Now I see there's actually evidence that this is how our brains work. Interesting.
From an article in 99% called "The Cure for Creative Blocks? Leave Your Desk." by Jocelyn K. Glei.
As Jonah Lehrer writes in a recent Guardian piece, “Several new science papers suggest that getting away – and it doesn't even matter where you're going – is an essential habit of effective thinking.” Certainly, we’ve all experienced the feeling that work concerns are just less important the farther away we get from the office. Now there’s proof to back up the classic “out of sight, out of mind” expression.
Lehrer goes on, “The reason such travels are mentally useful involves a quirk of cognition, in which problems that feel ‘close’ – and the closeness can be physical, temporal or even emotional – get contemplated in a more concrete manner. As a result, when we think about things that are nearby, our thoughts are constricted, bound by a more limited set of associations. While this habit can be helpful – it allows us to focus on the facts at hand – it also inhibits our imagination.”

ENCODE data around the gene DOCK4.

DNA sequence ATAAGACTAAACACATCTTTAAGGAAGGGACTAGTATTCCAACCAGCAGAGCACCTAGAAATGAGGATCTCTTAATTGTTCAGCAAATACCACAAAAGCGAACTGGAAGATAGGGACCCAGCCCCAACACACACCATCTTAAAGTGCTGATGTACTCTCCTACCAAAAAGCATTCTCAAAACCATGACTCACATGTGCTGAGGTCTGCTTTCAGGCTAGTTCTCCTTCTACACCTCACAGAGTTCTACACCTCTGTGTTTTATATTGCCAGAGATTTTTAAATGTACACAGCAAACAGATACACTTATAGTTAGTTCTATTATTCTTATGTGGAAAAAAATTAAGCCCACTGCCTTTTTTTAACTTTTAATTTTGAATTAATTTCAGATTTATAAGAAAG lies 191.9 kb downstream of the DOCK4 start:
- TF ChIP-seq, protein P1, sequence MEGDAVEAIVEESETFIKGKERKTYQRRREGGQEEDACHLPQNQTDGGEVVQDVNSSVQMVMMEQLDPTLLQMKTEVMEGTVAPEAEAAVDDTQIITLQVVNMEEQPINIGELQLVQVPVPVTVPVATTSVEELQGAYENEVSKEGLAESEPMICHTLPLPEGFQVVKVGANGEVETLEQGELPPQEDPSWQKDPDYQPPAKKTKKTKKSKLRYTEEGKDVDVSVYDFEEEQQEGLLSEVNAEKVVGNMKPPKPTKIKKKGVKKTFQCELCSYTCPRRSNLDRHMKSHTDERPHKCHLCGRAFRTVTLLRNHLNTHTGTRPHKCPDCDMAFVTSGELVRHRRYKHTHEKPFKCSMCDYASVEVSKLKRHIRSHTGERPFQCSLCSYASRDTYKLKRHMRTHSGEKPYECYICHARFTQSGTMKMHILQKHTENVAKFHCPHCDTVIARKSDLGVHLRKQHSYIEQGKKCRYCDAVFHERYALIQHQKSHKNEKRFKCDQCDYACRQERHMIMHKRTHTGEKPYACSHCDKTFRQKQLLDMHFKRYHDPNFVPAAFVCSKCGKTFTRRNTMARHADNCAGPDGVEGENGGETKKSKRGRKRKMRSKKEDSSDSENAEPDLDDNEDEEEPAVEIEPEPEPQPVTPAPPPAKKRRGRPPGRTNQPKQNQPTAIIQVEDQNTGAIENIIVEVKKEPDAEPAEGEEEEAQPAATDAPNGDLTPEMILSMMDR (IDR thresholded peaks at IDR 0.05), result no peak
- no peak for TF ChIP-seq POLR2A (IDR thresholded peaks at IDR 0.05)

Going even further, another study sparked by the productivity of expats like Nabokov, Hemingway, Yeats, Picasso, Gaugin, and Handel showed that not just traveling but living abroad for an extended period of time can improve our capacities for problem solving and creative thinking.
Anybody out there want to bankroll a four or five-year adventure to Europe for the family and me?